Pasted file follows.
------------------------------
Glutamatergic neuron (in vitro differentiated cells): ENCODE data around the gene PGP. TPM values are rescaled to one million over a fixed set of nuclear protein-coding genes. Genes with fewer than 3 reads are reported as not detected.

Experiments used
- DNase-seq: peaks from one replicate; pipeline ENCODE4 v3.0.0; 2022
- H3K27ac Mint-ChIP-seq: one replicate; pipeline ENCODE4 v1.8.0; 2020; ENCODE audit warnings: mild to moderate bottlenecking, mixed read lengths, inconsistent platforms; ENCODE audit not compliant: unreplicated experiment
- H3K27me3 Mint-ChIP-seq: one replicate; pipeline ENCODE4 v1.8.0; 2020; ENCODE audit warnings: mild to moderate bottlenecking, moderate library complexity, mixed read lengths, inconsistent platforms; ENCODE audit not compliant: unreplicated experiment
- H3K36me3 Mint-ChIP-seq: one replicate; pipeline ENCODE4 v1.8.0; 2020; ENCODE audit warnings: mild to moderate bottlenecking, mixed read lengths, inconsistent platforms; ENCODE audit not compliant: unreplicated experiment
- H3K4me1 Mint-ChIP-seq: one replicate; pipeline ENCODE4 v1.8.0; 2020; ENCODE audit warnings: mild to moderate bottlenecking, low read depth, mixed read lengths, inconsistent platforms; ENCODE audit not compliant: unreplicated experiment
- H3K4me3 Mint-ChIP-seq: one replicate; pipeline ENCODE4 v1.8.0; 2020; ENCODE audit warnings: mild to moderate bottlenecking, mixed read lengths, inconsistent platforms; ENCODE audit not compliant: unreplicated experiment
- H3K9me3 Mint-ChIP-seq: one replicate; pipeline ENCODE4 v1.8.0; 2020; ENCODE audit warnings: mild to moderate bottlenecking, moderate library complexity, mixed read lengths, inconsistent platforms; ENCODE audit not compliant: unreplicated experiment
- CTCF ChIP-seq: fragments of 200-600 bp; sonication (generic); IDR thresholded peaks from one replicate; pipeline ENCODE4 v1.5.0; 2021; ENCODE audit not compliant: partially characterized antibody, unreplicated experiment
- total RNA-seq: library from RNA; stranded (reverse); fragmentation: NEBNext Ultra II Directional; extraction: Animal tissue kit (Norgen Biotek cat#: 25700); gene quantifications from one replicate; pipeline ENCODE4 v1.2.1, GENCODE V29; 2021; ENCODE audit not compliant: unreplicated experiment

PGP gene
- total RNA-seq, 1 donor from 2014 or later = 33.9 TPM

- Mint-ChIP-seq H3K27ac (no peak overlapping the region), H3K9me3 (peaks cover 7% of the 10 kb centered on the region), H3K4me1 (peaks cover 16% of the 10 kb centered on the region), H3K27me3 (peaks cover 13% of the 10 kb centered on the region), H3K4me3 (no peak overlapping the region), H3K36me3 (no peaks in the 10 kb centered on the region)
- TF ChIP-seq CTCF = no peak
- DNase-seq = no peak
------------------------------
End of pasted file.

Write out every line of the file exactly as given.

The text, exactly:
Glutamatergic neuron (in vitro differentiated cells): ENCODE data around the gene PGP. TPM values are rescaled to one million over a fixed set of nuclear protein-coding genes. Genes with fewer than 3 reads are reported as not detected.

Experiments used
- DNase-seq: peaks from one replicate; pipeline ENCODE4 v3.0.0; 2022
- H3K27ac Mint-ChIP-seq: one replicate; pipeline ENCODE4 v1.8.0; 2020; ENCODE audit warnings: mild to moderate bottlenecking, mixed read lengths, inconsistent platforms; ENCODE audit not compliant: unreplicated experiment
- H3K27me3 Mint-ChIP-seq: one replicate; pipeline ENCODE4 v1.8.0; 2020; ENCODE audit warnings: mild to moderate bottlenecking, moderate library complexity, mixed read lengths, inconsistent platforms; ENCODE audit not compliant: unreplicated experiment
- H3K36me3 Mint-ChIP-seq: one replicate; pipeline ENCODE4 v1.8.0; 2020; ENCODE audit warnings: mild to moderate bottlenecking, mixed read lengths, inconsistent platforms; ENCODE audit not compliant: unreplicated experiment
- H3K4me1 Mint-ChIP-seq: one replicate; pipeline ENCODE4 v1.8.0; 2020; ENCODE audit warnings: mild to moderate bottlenecking, low read depth, mixed read lengths, inconsistent platforms; ENCODE audit not compliant: unreplicated experiment
- H3K4me3 Mint-ChIP-seq: one replicate; pipeline ENCODE4 v1.8.0; 2020; ENCODE audit warnings: mild to moderate bottlenecking, mixed read lengths, inconsistent platforms; ENCODE audit not compliant: unreplicated experiment
- H3K9me3 Mint-ChIP-seq: one replicate; pipeline ENCODE4 v1.8.0; 2020; ENCODE audit warnings: mild to moderate bottlenecking, moderate library complexity, mixed read lengths, inconsistent platforms; ENCODE audit not compliant: unreplicated experiment
- CTCF ChIP-seq: fragments of 200-600 bp; sonication (generic); IDR thresholded peaks from one replicate; pipeline ENCODE4 v1.5.0; 2021; ENCODE audit not compliant: partially characterized antibody, unreplicated experiment
- total RNA-seq: library from RNA; stranded (reverse); fragmentation: NEBNext Ultra II Directional; extraction: Animal tissue kit (Norgen Biotek cat#: 25700); gene quantifications from one replicate; pipeline ENCODE4 v1.2.1, GENCODE V29; 2021; ENCODE audit not compliant: unreplicated experiment

PGP gene
- total RNA-seq, 1 donor from 2014 or later = 33.9 TPM

- Mint-ChIP-seq H3K27ac (no peak overlapping the region), H3K9me3 (peaks cover 7% of the 10 kb centered on the region), H3K4me1 (peaks cover 16% of the 10 kb centered on the region), H3K27me3 (peaks cover 13% of the 10 kb centered on the region), H3K4me3 (no peak overlapping the region), H3K36me3 (no peaks in the 10 kb centered on the region)
- TF ChIP-seq CTCF = no peak
- DNase-seq = no peak